Several Bay Area students are disappointed over a ruling to maintain affirmative action.
The Supreme Court on Tuesday morning upheld Michigan's ban on using race as a factor in college admissions.
In a 6-2 ruling, the justices said the state did not violate the U.S. Constitution when its voters banned affirmative action. The justices said that a lower federal court was wrong to set aside the change as discriminatory.
California has a similar ban when it comes to admitting students to public universities. Proposition 209 amended California's State Constitution banning public universities from using open affirmative action policies to increase the number of students of color.
A group of Bay Area students said on Tuesday they would fight to restore affirmative action.
"The Supreme Court decision is a racist decision," said Yvette Felarca, an organizer with the group By Any Means Necessary, or BAMN.
The student group on Tuesday held a rally at the UC Berkeley campus to denounce the Supreme Court decision.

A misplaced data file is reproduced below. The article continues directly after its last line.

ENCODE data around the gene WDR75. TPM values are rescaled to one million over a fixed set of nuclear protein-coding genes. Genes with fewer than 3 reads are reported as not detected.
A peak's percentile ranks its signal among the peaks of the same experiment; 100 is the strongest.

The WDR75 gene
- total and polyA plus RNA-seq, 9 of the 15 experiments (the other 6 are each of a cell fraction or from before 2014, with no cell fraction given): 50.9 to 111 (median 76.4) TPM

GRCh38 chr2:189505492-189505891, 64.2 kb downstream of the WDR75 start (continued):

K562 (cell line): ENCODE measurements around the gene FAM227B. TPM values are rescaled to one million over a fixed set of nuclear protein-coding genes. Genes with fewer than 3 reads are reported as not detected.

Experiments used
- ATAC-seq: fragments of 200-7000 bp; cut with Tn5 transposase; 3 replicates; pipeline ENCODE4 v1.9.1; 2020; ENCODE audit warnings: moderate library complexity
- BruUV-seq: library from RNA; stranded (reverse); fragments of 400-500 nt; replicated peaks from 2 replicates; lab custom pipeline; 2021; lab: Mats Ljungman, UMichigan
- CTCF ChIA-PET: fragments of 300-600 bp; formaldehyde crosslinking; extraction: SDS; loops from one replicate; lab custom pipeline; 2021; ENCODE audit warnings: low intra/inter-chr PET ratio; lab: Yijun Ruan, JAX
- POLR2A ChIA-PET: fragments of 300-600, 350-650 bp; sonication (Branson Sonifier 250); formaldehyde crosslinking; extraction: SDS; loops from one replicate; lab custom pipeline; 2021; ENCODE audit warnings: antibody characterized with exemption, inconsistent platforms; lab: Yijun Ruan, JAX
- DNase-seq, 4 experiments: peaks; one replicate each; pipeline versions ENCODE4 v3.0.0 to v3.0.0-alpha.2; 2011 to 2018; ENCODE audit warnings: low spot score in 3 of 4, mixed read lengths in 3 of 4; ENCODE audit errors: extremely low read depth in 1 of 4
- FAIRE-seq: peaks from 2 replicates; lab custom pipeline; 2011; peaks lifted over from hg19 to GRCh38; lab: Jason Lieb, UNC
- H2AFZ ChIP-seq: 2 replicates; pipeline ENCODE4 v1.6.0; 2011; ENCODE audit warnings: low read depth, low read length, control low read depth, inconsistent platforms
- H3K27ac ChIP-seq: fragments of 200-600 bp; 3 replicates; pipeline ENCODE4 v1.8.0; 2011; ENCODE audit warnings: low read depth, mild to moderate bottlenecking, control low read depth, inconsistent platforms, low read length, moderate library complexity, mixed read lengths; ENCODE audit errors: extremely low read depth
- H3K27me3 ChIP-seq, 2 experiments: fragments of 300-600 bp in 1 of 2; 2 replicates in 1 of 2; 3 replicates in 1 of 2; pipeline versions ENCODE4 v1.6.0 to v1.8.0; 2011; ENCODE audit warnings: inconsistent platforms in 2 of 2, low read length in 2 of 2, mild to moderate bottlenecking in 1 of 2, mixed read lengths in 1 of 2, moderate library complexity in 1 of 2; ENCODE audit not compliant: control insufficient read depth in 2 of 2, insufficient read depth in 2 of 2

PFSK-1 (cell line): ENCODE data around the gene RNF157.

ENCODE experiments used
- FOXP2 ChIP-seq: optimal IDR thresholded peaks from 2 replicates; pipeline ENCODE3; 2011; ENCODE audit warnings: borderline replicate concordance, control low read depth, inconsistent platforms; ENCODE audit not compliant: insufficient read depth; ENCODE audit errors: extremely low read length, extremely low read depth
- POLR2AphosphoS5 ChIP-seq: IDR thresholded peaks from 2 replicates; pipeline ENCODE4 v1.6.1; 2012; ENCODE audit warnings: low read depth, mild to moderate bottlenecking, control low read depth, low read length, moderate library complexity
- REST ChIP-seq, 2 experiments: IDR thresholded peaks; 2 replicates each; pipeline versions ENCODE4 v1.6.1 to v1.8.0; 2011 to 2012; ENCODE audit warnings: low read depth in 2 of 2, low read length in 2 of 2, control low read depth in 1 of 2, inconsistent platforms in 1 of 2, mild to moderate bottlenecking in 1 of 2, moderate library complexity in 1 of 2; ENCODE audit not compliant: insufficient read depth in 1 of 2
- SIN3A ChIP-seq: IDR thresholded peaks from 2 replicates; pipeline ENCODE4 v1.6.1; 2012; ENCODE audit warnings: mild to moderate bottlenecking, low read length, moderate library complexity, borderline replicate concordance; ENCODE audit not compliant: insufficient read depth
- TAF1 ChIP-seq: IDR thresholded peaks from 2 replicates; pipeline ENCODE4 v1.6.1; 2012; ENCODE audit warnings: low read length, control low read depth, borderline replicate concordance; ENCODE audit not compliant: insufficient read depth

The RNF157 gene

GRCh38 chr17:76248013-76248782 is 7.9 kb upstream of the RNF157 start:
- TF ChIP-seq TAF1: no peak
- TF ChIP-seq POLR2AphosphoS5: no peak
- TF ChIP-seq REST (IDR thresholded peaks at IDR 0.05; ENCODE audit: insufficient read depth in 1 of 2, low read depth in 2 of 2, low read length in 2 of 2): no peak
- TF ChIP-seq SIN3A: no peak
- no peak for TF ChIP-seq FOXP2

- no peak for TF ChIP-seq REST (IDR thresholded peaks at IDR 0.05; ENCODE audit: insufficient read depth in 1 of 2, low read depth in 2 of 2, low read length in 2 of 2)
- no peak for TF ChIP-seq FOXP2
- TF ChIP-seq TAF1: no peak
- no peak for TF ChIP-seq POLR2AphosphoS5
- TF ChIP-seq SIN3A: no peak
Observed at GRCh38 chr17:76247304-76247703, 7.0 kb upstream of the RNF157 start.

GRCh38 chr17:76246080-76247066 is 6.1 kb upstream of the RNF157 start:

"It gives a green light to states to discriminate against and impose a cap on the admissions on Latino, black, Native American and other under-represented minority students," said Ronald Cruz, an attorney with BAMN.
UC Berkeley student Gabby Edwards said she feels the effect of the affirmative action ban on campus.
"It's really an isolating feeling being here, being the only black student in our class," Edwards said. "It's isolating and detrimental to your college experience."
Harmeet Dhillon, a spokesperson for the California Republican, supports Tuesday's Supreme Court decision.
Dhillon said that admission quotas based on race creates an advantage for one group and a disadvantage for another group.
"Those other groups are not just white people," Dhillon said. "They are minorities as well."
NBC News contributed to this report.